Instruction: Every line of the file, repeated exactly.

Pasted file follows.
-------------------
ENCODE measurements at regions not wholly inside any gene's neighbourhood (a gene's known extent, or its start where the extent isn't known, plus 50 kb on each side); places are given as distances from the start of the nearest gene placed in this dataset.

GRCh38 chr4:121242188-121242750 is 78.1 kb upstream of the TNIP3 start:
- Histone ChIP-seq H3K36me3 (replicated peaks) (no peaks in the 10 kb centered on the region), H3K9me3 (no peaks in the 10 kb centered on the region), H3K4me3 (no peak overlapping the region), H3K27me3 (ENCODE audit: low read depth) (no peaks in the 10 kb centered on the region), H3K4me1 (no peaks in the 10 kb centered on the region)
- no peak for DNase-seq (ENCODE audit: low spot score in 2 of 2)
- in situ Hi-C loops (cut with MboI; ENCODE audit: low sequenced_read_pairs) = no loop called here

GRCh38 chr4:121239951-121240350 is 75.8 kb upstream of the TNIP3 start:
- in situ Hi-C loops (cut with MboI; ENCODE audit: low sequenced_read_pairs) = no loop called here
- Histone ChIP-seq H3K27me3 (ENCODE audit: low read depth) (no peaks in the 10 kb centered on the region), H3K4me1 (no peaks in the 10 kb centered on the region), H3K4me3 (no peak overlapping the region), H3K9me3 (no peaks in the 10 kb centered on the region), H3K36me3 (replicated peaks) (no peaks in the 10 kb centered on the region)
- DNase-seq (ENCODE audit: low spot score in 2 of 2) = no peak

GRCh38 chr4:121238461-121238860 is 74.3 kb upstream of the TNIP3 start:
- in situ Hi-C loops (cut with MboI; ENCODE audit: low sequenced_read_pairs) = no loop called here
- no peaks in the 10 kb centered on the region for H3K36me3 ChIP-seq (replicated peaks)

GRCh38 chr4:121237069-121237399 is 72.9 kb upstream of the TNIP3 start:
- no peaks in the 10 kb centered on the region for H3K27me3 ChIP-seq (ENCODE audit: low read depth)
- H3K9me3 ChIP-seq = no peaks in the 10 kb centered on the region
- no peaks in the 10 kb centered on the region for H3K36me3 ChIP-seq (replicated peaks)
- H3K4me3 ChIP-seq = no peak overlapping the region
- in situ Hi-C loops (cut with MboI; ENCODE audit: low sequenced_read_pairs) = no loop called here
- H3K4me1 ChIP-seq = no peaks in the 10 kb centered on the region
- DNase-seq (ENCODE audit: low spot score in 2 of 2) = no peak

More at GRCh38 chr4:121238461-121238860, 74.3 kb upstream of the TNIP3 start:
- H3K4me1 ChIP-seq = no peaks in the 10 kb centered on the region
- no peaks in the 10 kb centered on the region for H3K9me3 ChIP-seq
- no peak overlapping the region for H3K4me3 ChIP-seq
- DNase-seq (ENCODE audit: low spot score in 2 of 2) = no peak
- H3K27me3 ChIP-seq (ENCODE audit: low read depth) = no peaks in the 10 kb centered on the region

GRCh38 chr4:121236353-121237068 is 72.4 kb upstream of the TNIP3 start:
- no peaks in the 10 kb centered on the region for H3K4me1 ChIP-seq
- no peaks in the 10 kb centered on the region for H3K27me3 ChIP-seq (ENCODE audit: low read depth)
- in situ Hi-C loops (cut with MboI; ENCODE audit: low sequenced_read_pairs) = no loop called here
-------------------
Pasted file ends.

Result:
ENCODE measurements at regions not wholly inside any gene's neighbourhood (a gene's known extent, or its start where the extent isn't known, plus 50 kb on each side); places are given as distances from the start of the nearest gene placed in this dataset.

GRCh38 chr4:121242188-121242750 is 78.1 kb upstream of the TNIP3 start:
- Histone ChIP-seq H3K36me3 (replicated peaks) (no peaks in the 10 kb centered on the region), H3K9me3 (no peaks in the 10 kb centered on the region), H3K4me3 (no peak overlapping the region), H3K27me3 (ENCODE audit: low read depth) (no peaks in the 10 kb centered on the region), H3K4me1 (no peaks in the 10 kb centered on the region)
- no peak for DNase-seq (ENCODE audit: low spot score in 2 of 2)
- in situ Hi-C loops (cut with MboI; ENCODE audit: low sequenced_read_pairs) = no loop called here

GRCh38 chr4:121239951-121240350 is 75.8 kb upstream of the TNIP3 start:
- in situ Hi-C loops (cut with MboI; ENCODE audit: low sequenced_read_pairs) = no loop called here
- Histone ChIP-seq H3K27me3 (ENCODE audit: low read depth) (no peaks in the 10 kb centered on the region), H3K4me1 (no peaks in the 10 kb centered on the region), H3K4me3 (no peak overlapping the region), H3K9me3 (no peaks in the 10 kb centered on the region), H3K36me3 (replicated peaks) (no peaks in the 10 kb centered on the region)
- DNase-seq (ENCODE audit: low spot score in 2 of 2) = no peak

GRCh38 chr4:121238461-121238860 is 74.3 kb upstream of the TNIP3 start:
- in situ Hi-C loops (cut with MboI; ENCODE audit: low sequenced_read_pairs) = no loop called here
- no peaks in the 10 kb centered on the region for H3K36me3 ChIP-seq (replicated peaks)

GRCh38 chr4:121237069-121237399 is 72.9 kb upstream of the TNIP3 start:
- no peaks in the 10 kb centered on the region for H3K27me3 ChIP-seq (ENCODE audit: low read depth)
- H3K9me3 ChIP-seq = no peaks in the 10 kb centered on the region
- no peaks in the 10 kb centered on the region for H3K36me3 ChIP-seq (replicated peaks)
- H3K4me3 ChIP-seq = no peak overlapping the region
- in situ Hi-C loops (cut with MboI; ENCODE audit: low sequenced_read_pairs) = no loop called here
- H3K4me1 ChIP-seq = no peaks in the 10 kb centered on the region
- DNase-seq (ENCODE audit: low spot score in 2 of 2) = no peak

More at GRCh38 chr4:121238461-121238860, 74.3 kb upstream of the TNIP3 start:
- H3K4me1 ChIP-seq = no peaks in the 10 kb centered on the region
- no peaks in the 10 kb centered on the region for H3K9me3 ChIP-seq
- no peak overlapping the region for H3K4me3 ChIP-seq
- DNase-seq (ENCODE audit: low spot score in 2 of 2) = no peak
- H3K27me3 ChIP-seq (ENCODE audit: low read depth) = no peaks in the 10 kb centered on the region

GRCh38 chr4:121236353-121237068 is 72.4 kb upstream of the TNIP3 start:
- no peaks in the 10 kb centered on the region for H3K4me1 ChIP-seq
- no peaks in the 10 kb centered on the region for H3K27me3 ChIP-seq (ENCODE audit: low read depth)
- in situ Hi-C loops (cut with MboI; ENCODE audit: low sequenced_read_pairs) = no loop called here